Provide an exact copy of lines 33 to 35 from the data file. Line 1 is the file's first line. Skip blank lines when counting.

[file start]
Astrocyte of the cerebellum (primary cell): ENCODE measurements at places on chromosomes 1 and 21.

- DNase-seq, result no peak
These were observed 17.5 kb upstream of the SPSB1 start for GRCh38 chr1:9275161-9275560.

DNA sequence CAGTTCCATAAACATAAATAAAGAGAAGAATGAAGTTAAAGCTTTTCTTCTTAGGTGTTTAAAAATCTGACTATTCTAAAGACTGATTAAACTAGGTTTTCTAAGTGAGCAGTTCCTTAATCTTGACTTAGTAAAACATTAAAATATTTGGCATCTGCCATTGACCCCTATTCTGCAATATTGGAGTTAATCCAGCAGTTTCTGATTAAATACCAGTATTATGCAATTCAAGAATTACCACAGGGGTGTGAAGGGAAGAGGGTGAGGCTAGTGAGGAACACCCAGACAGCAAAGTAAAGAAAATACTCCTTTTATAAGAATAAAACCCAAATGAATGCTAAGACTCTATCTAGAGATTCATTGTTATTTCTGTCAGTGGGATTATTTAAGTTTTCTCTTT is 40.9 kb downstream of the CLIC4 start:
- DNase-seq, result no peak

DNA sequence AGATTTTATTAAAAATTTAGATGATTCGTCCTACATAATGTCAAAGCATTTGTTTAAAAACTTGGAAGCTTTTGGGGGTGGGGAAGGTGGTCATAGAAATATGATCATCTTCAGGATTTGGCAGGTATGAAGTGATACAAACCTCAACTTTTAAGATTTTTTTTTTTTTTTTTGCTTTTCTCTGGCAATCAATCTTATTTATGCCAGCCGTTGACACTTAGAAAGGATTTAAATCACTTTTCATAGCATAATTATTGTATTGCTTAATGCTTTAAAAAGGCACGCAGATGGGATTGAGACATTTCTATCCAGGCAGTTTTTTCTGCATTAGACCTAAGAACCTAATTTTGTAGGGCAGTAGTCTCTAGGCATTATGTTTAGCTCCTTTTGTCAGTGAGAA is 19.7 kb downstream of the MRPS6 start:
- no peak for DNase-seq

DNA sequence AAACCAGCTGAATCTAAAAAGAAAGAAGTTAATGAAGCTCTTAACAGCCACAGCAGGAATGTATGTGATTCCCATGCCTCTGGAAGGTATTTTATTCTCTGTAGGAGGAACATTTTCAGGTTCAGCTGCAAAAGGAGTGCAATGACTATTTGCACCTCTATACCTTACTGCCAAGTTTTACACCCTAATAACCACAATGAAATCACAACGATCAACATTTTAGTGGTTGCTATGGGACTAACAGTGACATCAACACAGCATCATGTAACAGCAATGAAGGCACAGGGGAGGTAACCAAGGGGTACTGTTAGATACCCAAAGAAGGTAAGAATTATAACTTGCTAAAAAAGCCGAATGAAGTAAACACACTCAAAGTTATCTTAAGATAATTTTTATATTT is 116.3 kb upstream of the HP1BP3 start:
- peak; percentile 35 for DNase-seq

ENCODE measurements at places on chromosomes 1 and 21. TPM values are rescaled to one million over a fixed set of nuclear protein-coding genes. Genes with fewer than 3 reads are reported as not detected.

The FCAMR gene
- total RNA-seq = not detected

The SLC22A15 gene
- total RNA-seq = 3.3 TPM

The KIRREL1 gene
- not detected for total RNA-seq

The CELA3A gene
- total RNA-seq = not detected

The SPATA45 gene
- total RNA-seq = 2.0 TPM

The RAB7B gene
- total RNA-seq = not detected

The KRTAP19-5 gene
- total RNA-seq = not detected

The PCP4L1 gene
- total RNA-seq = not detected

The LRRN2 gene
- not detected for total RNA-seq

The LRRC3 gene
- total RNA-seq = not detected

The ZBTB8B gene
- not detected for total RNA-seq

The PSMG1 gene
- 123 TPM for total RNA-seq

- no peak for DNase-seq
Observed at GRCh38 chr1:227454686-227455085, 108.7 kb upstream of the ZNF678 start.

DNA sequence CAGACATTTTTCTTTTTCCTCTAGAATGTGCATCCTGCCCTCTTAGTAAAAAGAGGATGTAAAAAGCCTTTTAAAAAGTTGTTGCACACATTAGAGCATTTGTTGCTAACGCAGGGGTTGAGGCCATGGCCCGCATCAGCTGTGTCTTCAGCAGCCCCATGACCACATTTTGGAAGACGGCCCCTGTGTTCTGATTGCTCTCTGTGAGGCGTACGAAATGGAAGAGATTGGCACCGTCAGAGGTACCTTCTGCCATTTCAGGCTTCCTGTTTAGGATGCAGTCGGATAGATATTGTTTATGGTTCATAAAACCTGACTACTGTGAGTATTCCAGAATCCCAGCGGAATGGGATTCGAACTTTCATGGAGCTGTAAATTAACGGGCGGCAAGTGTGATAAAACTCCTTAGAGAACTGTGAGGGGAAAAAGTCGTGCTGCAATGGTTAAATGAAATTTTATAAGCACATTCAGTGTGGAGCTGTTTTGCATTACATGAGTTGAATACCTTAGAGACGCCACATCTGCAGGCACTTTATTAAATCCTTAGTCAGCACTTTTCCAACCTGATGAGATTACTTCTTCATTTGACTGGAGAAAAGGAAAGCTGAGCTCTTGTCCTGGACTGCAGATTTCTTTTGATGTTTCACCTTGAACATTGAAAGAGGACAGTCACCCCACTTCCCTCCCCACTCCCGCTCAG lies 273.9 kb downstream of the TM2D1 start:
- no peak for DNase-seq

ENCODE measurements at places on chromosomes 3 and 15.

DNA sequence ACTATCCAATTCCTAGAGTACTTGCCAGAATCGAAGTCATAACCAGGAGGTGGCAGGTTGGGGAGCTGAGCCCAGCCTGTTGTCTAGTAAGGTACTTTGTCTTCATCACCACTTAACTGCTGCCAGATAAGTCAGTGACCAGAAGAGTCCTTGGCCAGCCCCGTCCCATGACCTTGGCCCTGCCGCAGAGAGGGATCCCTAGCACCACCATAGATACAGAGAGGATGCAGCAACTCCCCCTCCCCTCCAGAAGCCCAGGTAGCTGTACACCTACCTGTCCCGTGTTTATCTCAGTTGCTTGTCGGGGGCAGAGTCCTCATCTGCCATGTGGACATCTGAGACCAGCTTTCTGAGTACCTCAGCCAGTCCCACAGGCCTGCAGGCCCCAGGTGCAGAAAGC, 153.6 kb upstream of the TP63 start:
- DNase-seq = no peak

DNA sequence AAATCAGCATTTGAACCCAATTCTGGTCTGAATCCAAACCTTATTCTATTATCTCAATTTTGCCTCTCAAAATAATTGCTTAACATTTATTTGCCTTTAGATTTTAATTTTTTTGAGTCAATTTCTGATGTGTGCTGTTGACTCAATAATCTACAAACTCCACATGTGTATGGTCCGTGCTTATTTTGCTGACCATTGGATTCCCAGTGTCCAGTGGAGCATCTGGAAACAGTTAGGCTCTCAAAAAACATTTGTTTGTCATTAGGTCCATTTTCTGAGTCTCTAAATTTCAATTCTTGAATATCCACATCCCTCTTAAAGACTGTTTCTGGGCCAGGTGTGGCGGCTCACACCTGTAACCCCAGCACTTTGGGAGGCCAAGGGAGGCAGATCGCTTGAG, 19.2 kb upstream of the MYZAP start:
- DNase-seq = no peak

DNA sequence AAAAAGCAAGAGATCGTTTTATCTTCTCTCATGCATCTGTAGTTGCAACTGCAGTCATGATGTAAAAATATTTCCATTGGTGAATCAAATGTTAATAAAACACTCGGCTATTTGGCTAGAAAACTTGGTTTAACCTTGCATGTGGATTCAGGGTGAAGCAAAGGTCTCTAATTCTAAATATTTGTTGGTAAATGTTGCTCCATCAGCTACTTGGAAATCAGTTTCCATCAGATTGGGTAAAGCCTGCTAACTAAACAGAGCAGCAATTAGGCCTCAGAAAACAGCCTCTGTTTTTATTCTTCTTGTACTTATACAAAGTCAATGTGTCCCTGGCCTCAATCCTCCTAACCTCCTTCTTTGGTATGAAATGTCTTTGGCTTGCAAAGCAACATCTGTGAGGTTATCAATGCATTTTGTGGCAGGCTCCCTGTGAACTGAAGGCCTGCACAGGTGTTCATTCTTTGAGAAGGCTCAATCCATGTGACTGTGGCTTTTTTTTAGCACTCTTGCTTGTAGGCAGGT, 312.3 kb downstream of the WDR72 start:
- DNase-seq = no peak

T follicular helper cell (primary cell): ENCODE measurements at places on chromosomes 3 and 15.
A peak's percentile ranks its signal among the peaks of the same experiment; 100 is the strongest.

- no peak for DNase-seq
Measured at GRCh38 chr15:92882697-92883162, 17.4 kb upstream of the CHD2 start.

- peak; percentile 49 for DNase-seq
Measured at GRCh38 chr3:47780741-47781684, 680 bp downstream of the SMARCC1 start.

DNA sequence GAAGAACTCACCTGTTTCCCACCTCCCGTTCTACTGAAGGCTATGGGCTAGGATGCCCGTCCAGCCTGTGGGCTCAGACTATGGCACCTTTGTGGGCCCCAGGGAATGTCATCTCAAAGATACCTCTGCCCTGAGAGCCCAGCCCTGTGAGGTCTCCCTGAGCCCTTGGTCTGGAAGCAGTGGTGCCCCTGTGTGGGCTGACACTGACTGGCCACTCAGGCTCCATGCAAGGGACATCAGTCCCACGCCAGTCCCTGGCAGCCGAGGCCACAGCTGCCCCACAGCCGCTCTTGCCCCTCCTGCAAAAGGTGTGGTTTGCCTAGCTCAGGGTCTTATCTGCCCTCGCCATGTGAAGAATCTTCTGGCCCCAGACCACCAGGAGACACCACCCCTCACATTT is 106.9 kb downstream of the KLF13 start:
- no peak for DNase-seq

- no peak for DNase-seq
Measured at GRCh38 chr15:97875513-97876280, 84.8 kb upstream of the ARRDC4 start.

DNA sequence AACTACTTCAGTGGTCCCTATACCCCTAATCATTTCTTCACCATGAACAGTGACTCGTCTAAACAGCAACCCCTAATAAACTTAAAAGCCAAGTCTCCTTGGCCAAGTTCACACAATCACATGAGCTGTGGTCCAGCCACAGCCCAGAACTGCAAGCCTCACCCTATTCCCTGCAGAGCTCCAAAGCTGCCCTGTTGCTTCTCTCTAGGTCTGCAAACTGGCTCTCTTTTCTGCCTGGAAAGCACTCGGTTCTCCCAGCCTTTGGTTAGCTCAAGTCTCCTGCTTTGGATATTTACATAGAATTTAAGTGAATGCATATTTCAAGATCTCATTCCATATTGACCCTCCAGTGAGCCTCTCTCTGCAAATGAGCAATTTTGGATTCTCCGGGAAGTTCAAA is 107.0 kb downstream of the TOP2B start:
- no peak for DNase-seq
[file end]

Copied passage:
The PSMG1 gene
- 123 TPM for total RNA-seq

- no peak for DNase-seq